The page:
Political groups owe Illinois $700k in overdue fines, with little reason to pay

September 13, 2011

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(WBEZ/file)
Ald. Ricardo Munoz of Chicago's 22nd Ward controls a political committee that owes $17,500 in overdue fines.

Political groups owe the state of Illinois hundreds of thousands of dollars in overdue fines. All campaign committees must make public who gave them money, and how they spent it. That's the law. And if they file these reports late, they can be fined. But a lot of times those fines just sit there unpaid.

The Illinois State Board of Elections posts on its website a list of overdue fines. Close to 200 political committees are there, ranging from the Putnam County Democratic Central Committee, which owes $25, to the Friends of William Burch, which owes $35,500.

Burch is a former candidate for Chicago alderman. He knew he'd been fined, but did not know he owed the most in the state.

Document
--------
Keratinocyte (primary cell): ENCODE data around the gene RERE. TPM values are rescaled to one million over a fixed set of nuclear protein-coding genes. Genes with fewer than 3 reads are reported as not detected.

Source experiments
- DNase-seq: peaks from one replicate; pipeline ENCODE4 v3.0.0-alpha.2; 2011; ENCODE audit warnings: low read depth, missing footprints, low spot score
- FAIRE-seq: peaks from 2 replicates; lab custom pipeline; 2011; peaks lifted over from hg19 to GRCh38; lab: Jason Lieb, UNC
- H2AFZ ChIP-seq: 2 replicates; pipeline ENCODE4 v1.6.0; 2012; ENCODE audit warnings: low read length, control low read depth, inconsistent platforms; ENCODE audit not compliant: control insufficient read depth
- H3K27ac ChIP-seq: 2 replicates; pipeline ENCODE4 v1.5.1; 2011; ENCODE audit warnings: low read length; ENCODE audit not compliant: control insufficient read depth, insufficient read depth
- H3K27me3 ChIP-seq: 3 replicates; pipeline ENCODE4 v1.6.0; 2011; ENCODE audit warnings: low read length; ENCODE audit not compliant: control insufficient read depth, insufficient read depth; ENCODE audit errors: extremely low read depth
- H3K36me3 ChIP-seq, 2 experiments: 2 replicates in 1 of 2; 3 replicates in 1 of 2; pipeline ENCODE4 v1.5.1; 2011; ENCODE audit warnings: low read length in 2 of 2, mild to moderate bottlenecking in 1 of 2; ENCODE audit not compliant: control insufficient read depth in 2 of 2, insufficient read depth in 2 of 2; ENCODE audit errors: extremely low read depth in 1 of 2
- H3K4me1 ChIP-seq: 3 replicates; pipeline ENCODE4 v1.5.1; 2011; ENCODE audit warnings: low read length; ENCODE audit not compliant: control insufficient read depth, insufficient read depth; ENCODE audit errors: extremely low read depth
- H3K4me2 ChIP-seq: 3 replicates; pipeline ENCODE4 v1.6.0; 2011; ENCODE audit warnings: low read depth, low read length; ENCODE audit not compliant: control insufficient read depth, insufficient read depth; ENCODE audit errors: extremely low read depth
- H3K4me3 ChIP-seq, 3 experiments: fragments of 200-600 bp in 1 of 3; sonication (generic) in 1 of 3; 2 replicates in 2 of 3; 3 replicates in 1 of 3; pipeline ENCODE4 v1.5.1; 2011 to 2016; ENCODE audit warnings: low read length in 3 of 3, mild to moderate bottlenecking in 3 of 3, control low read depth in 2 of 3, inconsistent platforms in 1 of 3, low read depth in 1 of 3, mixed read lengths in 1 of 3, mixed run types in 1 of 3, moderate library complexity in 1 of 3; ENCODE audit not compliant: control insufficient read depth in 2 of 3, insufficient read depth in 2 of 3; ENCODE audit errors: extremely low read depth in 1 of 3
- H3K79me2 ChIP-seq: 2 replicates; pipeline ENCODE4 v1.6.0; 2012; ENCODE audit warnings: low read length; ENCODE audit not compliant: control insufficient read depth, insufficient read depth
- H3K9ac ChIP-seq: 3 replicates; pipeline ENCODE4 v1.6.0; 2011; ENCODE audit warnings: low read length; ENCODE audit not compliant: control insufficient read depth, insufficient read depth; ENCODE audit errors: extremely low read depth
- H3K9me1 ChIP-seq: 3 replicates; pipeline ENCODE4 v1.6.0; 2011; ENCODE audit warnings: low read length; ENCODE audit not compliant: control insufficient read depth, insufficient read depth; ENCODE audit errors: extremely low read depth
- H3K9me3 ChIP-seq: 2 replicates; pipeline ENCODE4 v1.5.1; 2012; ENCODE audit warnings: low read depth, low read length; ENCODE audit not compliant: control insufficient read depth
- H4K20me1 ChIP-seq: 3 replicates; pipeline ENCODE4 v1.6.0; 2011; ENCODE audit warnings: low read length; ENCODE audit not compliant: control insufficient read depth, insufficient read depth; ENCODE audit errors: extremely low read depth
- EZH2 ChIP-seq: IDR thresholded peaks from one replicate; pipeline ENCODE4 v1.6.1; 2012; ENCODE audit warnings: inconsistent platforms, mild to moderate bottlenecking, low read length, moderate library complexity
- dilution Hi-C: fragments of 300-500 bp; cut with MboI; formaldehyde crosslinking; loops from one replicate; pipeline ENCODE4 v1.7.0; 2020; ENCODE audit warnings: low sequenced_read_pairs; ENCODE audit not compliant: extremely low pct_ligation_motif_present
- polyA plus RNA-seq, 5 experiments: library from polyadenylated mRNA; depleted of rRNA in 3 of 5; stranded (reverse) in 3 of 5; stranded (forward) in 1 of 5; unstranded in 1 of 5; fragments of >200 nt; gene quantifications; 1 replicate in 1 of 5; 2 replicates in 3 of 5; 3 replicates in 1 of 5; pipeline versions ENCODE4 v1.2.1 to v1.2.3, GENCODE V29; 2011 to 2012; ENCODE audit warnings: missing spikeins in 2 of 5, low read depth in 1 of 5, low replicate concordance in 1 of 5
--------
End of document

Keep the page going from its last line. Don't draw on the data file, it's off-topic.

BURCH: I'm shocked. I mean, when you told me that, I was just sitting here with my mouth wide open. I'm like the center of attention now, how about that?

HUDZIK: Not for what you wanted to be the center of attention for.

BURCH: Of course not. No. I don't want to be center of attention for outstanding fines or whatever.

After losing his election in 2007, Burch didn't know he had to keep filing reports with the election board. Burch said he didn't get reminders to file, because they were sent to an old post office box.

BURCH: It wasn't like, you know, I was trying to slack off or ignore the fact that those reports were due. It's just that I didn't know that we had to file reports if we weren't running.